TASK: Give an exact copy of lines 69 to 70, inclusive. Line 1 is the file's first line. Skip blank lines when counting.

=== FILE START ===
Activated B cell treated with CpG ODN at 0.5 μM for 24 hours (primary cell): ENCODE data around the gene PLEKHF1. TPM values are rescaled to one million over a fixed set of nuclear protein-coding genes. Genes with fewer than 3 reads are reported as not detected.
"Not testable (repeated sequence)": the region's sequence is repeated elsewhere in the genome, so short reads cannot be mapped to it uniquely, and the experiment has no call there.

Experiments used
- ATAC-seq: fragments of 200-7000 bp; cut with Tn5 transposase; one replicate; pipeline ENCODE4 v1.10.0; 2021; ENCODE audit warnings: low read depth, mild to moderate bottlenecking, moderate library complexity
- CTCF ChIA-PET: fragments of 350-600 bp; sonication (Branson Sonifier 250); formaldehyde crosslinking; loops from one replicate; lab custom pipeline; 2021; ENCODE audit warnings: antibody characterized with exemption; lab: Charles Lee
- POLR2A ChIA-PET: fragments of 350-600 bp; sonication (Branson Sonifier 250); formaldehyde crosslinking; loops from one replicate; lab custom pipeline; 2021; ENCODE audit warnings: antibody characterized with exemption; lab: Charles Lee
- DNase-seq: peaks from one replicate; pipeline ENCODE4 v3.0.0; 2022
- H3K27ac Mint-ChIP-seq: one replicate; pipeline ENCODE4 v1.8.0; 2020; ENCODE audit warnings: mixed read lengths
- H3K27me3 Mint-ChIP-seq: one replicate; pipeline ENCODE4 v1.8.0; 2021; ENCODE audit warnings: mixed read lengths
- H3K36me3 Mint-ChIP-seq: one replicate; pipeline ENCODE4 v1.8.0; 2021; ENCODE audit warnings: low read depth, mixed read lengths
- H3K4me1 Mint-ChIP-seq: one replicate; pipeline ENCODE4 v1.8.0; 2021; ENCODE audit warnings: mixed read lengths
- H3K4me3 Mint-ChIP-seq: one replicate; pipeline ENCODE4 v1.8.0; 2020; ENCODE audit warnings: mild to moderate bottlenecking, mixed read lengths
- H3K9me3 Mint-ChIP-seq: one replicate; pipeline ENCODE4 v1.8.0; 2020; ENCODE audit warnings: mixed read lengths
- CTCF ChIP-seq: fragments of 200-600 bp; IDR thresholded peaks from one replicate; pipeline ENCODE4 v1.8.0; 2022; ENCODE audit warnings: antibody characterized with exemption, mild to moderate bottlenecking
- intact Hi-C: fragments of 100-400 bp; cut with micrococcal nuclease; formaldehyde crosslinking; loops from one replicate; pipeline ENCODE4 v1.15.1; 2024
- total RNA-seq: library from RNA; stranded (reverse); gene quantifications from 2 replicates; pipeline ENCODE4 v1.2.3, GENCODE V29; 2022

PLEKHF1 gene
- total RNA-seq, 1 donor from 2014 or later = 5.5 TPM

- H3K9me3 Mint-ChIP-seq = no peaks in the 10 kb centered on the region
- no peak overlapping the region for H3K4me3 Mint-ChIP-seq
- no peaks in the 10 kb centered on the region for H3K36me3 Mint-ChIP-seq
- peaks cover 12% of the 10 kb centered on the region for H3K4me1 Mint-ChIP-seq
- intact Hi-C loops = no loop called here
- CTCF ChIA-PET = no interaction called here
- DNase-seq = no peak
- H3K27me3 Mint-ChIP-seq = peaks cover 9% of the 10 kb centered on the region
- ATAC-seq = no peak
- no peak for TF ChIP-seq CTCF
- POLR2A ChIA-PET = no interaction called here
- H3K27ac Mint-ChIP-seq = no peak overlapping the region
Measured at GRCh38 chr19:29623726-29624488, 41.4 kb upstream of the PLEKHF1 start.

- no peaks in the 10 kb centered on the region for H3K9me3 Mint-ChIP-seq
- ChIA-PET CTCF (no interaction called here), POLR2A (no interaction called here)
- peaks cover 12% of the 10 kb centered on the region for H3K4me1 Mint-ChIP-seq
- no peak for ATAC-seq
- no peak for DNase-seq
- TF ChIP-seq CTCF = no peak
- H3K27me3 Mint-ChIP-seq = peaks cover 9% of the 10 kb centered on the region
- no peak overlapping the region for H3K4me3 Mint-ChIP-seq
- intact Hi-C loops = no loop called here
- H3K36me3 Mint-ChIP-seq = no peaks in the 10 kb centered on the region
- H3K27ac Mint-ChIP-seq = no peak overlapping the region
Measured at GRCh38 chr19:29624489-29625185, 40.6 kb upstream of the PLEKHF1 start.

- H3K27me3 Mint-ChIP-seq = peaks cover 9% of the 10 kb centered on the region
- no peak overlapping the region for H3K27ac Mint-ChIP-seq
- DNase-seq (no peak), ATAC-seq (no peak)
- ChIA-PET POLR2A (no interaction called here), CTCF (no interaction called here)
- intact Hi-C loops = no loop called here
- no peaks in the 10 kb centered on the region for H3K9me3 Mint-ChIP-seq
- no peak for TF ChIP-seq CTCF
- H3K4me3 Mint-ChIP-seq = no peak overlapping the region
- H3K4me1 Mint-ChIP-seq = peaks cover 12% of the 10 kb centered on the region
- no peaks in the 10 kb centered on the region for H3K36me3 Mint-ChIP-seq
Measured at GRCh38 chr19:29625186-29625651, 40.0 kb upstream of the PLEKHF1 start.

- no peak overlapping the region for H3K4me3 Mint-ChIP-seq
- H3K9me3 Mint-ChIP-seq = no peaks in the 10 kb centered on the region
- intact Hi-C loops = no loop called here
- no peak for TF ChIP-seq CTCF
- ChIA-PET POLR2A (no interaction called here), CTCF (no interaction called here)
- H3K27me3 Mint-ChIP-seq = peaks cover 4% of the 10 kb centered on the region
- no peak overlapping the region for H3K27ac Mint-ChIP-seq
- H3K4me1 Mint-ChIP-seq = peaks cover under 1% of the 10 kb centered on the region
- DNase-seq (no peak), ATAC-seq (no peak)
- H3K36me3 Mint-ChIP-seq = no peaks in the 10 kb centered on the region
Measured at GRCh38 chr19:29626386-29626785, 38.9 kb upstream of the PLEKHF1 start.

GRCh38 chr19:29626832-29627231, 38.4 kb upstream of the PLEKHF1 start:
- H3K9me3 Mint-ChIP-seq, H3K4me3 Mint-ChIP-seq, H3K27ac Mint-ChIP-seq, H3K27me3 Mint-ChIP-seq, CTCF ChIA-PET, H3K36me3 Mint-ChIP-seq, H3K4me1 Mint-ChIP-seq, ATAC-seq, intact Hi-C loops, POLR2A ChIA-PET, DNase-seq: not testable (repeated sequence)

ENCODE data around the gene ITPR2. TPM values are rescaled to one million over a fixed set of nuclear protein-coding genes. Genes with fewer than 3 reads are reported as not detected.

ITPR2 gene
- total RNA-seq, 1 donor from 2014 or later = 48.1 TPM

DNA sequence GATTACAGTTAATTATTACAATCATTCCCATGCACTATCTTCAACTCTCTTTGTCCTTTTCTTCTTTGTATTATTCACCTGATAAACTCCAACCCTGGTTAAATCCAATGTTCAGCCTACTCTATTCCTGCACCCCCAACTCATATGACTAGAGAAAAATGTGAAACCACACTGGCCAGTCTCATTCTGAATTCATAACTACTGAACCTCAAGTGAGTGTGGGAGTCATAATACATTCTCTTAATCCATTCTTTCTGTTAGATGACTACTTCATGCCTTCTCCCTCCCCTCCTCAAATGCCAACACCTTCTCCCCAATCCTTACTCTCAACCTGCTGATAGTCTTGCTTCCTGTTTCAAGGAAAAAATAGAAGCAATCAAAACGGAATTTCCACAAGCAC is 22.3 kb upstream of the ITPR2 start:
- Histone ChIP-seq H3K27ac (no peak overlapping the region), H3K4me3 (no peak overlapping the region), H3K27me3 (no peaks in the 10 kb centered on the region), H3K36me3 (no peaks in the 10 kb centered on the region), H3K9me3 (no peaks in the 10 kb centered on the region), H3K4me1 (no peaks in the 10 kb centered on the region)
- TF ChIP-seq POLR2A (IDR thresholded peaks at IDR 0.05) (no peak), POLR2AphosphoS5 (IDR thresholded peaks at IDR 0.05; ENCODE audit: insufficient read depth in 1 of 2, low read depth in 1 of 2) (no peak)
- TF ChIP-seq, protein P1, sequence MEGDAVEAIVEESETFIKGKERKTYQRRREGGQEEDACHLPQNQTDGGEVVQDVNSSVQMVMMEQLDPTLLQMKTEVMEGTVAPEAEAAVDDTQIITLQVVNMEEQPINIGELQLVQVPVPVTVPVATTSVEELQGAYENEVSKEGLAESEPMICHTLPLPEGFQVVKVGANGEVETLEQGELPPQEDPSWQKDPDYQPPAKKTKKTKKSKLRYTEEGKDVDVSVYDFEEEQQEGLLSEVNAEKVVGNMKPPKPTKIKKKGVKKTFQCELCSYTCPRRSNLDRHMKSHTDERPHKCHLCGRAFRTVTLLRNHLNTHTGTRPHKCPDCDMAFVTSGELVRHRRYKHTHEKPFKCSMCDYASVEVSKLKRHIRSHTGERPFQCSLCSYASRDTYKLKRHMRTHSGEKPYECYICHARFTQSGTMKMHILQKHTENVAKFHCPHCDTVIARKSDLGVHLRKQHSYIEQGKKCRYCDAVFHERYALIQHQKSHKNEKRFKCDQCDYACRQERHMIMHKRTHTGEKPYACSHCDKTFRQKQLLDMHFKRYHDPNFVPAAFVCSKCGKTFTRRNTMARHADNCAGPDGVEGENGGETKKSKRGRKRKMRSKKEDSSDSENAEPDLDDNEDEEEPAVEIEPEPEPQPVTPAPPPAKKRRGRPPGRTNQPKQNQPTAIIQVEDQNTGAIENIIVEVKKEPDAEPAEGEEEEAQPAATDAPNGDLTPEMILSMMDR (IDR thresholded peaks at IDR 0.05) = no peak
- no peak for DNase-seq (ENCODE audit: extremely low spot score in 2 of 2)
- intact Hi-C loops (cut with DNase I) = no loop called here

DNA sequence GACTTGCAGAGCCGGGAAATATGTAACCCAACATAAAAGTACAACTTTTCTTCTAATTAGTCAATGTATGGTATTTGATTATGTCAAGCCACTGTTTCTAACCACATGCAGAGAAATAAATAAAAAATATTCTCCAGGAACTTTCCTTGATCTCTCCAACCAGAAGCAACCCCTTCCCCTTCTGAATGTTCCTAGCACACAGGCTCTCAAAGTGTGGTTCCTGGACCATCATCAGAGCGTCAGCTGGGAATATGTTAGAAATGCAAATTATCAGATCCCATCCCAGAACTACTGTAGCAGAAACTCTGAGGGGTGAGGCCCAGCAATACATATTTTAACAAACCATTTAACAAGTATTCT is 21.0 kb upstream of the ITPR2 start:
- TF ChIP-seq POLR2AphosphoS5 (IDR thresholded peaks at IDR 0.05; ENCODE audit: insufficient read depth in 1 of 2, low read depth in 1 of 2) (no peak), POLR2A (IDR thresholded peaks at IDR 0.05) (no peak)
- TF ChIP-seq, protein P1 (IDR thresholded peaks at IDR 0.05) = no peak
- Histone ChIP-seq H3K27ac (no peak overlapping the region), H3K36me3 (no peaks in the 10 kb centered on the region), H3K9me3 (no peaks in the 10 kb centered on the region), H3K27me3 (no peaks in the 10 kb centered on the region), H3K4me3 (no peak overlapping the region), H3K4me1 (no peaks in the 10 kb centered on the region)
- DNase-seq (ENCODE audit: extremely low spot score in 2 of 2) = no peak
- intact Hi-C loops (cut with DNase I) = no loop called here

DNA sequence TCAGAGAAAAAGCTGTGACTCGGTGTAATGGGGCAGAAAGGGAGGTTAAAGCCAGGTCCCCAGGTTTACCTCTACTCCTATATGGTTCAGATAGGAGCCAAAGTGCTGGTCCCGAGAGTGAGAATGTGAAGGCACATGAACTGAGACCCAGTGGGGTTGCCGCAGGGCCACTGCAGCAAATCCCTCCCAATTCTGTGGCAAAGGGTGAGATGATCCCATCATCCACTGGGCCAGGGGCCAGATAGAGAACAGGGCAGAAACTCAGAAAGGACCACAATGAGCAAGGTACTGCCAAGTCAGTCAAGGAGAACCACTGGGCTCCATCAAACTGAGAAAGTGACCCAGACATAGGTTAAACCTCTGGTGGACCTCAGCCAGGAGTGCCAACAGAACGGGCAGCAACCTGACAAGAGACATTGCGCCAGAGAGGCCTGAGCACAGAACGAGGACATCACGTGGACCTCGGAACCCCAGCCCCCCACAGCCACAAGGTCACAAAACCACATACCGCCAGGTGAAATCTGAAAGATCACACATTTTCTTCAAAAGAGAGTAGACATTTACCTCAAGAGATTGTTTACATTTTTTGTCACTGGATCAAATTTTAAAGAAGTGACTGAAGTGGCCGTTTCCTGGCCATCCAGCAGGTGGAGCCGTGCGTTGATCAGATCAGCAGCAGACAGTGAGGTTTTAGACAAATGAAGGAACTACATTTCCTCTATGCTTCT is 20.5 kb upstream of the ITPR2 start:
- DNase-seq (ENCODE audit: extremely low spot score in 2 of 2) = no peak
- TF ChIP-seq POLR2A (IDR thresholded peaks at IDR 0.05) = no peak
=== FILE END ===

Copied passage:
ITPR2 gene
- total RNA-seq, 1 donor from 2014 or later = 48.1 TPM